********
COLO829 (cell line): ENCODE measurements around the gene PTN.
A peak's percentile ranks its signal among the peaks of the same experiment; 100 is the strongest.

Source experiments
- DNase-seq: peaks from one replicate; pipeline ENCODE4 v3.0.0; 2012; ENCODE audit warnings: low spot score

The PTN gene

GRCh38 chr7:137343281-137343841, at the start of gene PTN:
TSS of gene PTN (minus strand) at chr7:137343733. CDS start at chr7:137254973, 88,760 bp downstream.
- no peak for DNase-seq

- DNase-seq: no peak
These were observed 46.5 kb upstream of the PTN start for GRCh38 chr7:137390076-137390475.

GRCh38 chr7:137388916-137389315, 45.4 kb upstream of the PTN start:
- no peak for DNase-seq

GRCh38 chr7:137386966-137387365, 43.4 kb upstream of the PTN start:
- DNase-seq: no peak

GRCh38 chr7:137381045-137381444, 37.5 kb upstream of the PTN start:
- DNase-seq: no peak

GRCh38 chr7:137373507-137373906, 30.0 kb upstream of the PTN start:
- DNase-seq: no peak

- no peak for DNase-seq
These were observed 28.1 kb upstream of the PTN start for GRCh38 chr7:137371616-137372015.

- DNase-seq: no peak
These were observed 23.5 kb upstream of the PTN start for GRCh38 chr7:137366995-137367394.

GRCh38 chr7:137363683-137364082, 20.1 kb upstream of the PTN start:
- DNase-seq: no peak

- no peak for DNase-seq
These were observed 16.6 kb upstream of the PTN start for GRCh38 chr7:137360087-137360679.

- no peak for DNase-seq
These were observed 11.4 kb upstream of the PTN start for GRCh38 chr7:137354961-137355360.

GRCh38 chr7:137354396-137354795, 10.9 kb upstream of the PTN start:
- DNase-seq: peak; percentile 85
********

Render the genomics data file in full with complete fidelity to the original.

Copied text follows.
COLO829 (cell line): ENCODE measurements around the gene PTN.
A peak's percentile ranks its signal among the peaks of the same experiment; 100 is the strongest.

Source experiments
- DNase-seq: peaks from one replicate; pipeline ENCODE4 v3.0.0; 2012; ENCODE audit warnings: low spot score

The PTN gene

GRCh38 chr7:137343281-137343841, at the start of gene PTN:
TSS of gene PTN (minus strand) at chr7:137343733. CDS start at chr7:137254973, 88,760 bp downstream.
- no peak for DNase-seq

- DNase-seq: no peak
These were observed 46.5 kb upstream of the PTN start for GRCh38 chr7:137390076-137390475.

GRCh38 chr7:137388916-137389315, 45.4 kb upstream of the PTN start:
- no peak for DNase-seq

GRCh38 chr7:137386966-137387365, 43.4 kb upstream of the PTN start:
- DNase-seq: no peak

GRCh38 chr7:137381045-137381444, 37.5 kb upstream of the PTN start:
- DNase-seq: no peak

GRCh38 chr7:137373507-137373906, 30.0 kb upstream of the PTN start:
- DNase-seq: no peak

- no peak for DNase-seq
These were observed 28.1 kb upstream of the PTN start for GRCh38 chr7:137371616-137372015.

- DNase-seq: no peak
These were observed 23.5 kb upstream of the PTN start for GRCh38 chr7:137366995-137367394.

GRCh38 chr7:137363683-137364082, 20.1 kb upstream of the PTN start:
- DNase-seq: no peak

- no peak for DNase-seq
These were observed 16.6 kb upstream of the PTN start for GRCh38 chr7:137360087-137360679.

- no peak for DNase-seq
These were observed 11.4 kb upstream of the PTN start for GRCh38 chr7:137354961-137355360.

GRCh38 chr7:137354396-137354795, 10.9 kb upstream of the PTN start:
- DNase-seq: peak; percentile 85